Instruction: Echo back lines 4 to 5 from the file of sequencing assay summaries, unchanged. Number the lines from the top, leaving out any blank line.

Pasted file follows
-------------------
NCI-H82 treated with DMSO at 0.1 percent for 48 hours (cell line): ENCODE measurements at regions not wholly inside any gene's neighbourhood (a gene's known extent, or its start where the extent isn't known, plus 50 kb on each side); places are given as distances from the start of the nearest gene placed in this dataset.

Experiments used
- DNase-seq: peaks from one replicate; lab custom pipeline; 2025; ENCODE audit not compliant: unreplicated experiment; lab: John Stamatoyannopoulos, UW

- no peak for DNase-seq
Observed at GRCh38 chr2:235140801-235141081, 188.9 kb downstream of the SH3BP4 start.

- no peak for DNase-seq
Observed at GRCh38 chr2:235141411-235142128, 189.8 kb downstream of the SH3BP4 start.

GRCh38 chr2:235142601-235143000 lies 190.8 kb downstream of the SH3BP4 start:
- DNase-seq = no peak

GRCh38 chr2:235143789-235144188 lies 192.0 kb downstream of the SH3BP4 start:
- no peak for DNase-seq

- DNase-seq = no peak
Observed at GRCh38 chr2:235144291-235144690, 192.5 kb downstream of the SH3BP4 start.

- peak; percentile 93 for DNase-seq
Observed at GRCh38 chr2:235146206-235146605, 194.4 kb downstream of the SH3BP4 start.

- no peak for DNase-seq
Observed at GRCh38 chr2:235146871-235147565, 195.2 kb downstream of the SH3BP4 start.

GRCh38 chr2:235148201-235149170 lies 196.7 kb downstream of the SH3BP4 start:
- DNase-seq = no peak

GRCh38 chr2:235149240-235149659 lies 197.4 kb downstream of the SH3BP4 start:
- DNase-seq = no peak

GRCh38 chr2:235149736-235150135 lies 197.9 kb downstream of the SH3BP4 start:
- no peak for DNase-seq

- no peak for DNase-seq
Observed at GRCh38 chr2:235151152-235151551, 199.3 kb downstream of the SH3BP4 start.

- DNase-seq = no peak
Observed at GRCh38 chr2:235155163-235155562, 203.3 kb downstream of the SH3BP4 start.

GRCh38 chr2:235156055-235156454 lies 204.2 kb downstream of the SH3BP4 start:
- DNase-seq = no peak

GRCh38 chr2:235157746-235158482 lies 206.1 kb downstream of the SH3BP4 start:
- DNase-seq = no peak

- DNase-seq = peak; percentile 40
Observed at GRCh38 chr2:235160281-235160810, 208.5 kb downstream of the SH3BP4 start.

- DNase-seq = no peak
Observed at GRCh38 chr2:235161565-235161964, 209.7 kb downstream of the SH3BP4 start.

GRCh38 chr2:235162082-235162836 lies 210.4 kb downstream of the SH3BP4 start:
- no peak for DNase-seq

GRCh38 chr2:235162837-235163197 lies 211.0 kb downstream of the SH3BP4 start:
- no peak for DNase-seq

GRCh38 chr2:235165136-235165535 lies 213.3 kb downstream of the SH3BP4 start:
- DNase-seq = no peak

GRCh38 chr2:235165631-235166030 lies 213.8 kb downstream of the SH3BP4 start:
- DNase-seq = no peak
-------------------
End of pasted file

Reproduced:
- no peak for DNase-seq
Observed at GRCh38 chr2:235140801-235141081, 188.9 kb downstream of the SH3BP4 start.